Where Do My Sabbath School Offerings Go?

In 1890, the Adventist Church’s first mission offering helped build the ship Pitcairn, which carried three missionary couples to Pitcairn Island. Not only were 82 people baptized and one church formed, but the mission ship continued sailing and evangelizing the South Pacific. Although the results of this offering were amazing, its preliminary work was just as inspiring. In six months, about $20,000 USD was raised by adults and children through Sabbath School offerings. Adjusted for inflation, that would be more than a half million US dollars today.

In times of missionary need, local churches have pooled their sacrificial resources together to see large results and increases for the work. Today amid the pandemic, the church has seen much suffering and loss. But we can still praise God that growth continues and that many disciples have found other creative ways for mission. One area of need however is the Sabbath School mission offerings. Why? Because churches are on and off about meeting face-to-face, many have forgotten about the five Sabbath School mission offerings.

The first is the familiar Sabbath School mission offering that is usually collected during lesson study. In some parts of the world, these look like yellow envelopes, while others have different methods of collection. Regardless of form, these all go to World Budget. The second group is comprised of the birthday and thank offerings that also go to World Budget. The third is the Thirteenth Sabbath offering where 25% of the offering goes to the field showcased on the back cover of the Sabbath School Adult Bible study guide, while the remaining 75% goes to World Budget.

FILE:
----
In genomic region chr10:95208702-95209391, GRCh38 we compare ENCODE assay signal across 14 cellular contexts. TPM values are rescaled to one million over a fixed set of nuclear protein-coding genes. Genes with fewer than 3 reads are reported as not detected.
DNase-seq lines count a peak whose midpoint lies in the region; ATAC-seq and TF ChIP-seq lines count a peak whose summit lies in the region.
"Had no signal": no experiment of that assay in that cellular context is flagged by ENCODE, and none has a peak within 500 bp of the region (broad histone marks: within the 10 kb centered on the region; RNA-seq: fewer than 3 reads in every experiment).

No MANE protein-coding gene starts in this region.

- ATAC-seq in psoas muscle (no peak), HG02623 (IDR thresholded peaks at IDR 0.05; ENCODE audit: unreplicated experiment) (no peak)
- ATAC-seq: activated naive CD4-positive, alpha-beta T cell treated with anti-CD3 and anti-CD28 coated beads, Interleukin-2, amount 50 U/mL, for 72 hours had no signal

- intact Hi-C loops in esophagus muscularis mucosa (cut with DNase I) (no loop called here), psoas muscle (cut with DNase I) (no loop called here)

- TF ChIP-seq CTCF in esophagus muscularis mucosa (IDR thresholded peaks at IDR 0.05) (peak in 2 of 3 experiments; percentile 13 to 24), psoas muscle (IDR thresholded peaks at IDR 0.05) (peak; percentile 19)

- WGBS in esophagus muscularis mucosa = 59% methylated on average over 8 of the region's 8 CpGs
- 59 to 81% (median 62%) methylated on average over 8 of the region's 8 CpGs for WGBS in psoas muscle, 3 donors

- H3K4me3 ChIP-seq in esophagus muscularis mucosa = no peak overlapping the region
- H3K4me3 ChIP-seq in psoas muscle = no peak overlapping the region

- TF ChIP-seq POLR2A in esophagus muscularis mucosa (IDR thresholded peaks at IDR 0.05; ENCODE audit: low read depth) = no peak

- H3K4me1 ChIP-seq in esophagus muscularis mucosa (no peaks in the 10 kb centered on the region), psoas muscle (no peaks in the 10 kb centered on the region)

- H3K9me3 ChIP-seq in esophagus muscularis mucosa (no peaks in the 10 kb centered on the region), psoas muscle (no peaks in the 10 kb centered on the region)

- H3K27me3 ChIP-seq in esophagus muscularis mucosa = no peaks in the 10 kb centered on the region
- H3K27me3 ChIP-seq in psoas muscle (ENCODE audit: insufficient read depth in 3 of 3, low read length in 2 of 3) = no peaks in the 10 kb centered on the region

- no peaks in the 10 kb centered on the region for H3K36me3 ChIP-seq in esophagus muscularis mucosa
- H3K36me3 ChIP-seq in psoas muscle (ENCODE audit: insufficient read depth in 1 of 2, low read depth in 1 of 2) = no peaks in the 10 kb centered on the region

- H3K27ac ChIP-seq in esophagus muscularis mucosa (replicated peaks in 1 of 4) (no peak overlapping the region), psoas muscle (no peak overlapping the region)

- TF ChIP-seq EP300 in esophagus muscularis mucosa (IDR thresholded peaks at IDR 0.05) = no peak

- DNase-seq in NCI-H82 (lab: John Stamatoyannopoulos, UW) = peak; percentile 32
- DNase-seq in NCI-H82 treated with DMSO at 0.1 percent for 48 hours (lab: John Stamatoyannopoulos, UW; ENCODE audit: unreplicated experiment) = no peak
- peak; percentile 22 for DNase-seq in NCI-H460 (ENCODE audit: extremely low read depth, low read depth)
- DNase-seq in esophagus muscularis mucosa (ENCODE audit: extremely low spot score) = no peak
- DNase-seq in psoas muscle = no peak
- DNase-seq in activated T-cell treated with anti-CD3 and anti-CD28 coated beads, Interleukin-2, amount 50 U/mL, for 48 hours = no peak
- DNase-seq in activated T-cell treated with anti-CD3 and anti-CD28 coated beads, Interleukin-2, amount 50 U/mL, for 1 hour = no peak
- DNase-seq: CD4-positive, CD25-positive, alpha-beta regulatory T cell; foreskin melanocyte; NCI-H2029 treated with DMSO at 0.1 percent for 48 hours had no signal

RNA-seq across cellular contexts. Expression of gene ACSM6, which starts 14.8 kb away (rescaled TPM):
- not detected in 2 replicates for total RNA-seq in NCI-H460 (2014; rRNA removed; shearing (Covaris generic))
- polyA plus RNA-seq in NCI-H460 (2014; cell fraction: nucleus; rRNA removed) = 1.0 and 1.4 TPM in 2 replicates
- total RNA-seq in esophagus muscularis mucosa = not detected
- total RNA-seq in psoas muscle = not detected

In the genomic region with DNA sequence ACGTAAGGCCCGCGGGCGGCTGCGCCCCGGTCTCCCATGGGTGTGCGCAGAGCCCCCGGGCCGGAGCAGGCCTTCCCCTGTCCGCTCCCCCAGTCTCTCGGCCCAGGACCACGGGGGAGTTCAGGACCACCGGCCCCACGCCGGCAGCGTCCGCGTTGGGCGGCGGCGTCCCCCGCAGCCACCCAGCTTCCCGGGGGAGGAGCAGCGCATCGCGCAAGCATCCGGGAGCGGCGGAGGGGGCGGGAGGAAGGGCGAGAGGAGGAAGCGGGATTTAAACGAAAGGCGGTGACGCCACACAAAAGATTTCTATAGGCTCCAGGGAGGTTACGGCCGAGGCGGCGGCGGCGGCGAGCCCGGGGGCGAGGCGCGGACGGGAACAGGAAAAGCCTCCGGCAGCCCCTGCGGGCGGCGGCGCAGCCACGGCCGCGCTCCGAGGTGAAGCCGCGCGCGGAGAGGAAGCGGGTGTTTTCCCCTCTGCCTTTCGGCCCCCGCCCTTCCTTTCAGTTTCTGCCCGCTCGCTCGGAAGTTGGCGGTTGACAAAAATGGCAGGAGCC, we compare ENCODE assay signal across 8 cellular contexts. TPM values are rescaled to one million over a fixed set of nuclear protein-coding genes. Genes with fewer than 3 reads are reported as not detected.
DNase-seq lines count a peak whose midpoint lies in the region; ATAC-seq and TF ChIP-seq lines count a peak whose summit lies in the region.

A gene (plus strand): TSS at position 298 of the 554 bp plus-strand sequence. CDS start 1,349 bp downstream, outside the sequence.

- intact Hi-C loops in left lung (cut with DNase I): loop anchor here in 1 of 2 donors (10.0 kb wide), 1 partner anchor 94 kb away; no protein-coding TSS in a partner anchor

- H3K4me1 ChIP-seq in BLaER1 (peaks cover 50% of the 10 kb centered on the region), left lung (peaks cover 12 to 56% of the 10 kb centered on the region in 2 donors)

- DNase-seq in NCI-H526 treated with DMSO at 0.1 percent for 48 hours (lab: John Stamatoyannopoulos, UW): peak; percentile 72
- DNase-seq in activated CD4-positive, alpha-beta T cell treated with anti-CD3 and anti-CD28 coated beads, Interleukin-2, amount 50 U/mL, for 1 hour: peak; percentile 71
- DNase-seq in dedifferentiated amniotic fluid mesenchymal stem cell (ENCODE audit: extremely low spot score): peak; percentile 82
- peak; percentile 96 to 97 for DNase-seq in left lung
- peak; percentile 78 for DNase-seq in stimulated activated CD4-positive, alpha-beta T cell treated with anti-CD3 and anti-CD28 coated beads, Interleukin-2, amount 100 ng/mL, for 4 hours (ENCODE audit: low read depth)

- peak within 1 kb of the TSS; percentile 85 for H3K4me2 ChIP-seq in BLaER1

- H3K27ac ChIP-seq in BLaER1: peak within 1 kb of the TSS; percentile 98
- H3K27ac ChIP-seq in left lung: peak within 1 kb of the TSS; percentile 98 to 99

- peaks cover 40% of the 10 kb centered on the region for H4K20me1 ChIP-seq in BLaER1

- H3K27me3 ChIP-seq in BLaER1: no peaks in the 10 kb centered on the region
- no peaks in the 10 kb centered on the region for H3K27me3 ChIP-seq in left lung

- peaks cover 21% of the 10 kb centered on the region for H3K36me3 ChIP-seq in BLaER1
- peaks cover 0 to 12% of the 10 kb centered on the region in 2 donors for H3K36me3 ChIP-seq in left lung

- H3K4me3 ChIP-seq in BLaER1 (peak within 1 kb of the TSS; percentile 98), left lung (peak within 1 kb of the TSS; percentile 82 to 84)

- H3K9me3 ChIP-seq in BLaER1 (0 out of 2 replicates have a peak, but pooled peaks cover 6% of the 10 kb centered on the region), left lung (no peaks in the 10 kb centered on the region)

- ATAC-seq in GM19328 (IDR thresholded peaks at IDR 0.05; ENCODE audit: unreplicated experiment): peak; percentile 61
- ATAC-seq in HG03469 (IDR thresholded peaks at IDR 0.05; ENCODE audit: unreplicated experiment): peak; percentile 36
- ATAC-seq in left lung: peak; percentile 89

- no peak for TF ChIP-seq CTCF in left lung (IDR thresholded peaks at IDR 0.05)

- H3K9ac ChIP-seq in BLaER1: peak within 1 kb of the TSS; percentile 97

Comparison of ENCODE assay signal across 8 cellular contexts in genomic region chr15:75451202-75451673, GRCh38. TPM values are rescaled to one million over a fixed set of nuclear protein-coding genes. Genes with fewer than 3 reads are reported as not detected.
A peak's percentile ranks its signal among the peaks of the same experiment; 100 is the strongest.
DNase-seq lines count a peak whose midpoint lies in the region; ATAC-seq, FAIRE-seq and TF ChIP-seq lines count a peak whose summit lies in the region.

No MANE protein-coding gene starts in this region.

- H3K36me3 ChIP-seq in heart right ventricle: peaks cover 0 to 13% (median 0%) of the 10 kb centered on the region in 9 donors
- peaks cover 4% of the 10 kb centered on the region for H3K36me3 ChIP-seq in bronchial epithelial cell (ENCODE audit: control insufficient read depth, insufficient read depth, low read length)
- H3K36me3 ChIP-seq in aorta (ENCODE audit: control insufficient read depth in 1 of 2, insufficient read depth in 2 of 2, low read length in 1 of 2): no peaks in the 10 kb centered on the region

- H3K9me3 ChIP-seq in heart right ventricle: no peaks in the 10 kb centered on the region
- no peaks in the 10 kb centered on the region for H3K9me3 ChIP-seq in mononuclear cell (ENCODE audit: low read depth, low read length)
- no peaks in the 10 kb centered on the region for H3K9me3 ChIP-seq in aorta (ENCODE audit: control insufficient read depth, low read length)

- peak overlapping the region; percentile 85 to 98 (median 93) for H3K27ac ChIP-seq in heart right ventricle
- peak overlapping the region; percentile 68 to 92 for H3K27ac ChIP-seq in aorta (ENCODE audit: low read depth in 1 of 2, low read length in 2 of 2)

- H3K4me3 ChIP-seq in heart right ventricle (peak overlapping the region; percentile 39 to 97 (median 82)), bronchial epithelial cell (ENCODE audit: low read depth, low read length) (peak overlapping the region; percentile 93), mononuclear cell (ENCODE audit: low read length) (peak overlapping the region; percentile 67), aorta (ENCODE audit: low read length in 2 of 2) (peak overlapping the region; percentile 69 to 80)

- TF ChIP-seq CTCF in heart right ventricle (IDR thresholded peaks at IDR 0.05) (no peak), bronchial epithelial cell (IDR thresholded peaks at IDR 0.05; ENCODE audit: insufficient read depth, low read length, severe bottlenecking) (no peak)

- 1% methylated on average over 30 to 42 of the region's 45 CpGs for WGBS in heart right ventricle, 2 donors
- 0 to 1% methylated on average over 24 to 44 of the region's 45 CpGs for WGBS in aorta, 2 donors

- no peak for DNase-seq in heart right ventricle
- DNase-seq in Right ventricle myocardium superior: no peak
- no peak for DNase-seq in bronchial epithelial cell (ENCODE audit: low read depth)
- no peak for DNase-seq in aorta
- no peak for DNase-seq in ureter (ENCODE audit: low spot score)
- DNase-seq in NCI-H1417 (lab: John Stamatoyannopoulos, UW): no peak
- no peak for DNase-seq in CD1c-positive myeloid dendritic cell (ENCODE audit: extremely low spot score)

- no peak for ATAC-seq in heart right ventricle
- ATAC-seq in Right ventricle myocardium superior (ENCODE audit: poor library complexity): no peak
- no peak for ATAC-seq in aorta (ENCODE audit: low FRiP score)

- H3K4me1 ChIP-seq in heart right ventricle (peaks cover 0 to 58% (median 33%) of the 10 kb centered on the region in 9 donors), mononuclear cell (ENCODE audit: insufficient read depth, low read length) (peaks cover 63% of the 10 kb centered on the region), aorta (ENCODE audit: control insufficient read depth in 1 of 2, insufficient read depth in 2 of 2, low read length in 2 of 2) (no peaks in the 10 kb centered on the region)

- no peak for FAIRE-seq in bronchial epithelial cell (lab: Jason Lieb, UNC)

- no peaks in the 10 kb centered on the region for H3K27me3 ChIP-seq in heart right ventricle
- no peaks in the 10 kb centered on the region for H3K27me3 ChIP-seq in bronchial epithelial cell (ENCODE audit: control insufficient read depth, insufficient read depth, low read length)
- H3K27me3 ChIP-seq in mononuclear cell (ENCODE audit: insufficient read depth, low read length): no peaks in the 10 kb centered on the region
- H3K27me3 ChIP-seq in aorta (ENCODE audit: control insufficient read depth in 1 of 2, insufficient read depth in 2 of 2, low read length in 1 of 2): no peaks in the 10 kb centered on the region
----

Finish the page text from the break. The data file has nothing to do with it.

The fourth is the Investment Offering, where again 25% goes to the Division that chooses two union projects, while 75% goes to World Budget. Investment is not necessarily a sacrificial offering, but a creative project that is profitable in nature. For example in 2021, the North American Division chose the Atlantic Union’s Community Service Centers and the Pacific Union’s Kayenta Navajo Mission Church for its investment projects.[i]

The fifth and last is the local Sabbath school class making local and/or international impacts beyond the support of the other Sabbath School offerings. The General Conference and its divisions oversee the World Budget and apply this resource in parts of global church that have greater needs for expansion. Without this fund, many of the mission fields would not be what they are today. But local Sabbath School classes can also make missional impacts of their own.

The home missionary work will be farther advanced in every way when a more liberal, self-denying, self-sacrificing spirit is manifested for the prosperity of foreign missions; for the prosperity of the home work depends largely, under God, upon the reflex influence of the evangelical work done in countries afar off.” (Ellen White, Testimonies to the Church, vol. 6, p. 27)

Local Sabbath School classes have been known to provide and serve food for local homeless shelters, but also distributing Bibles, equipment, and technology in foreign fields. Sabbath Schools have also built churches, supported the religiously persecuted, and funded various Gospel workers.

In the spirit of the Pitcairn and Sabbath School sacrifices, local adult and children’s Sabbath Schools can do and see the same missionary results today in the midst of the pandemic. Regardless of our worship modes, may we present this “more liberal, self-denying, self-sacrificing spirit” especially by not forgetting the five Sabbath School mission offerings.



[i] https://www.nadstewardship.org/tithes-offerings/mi...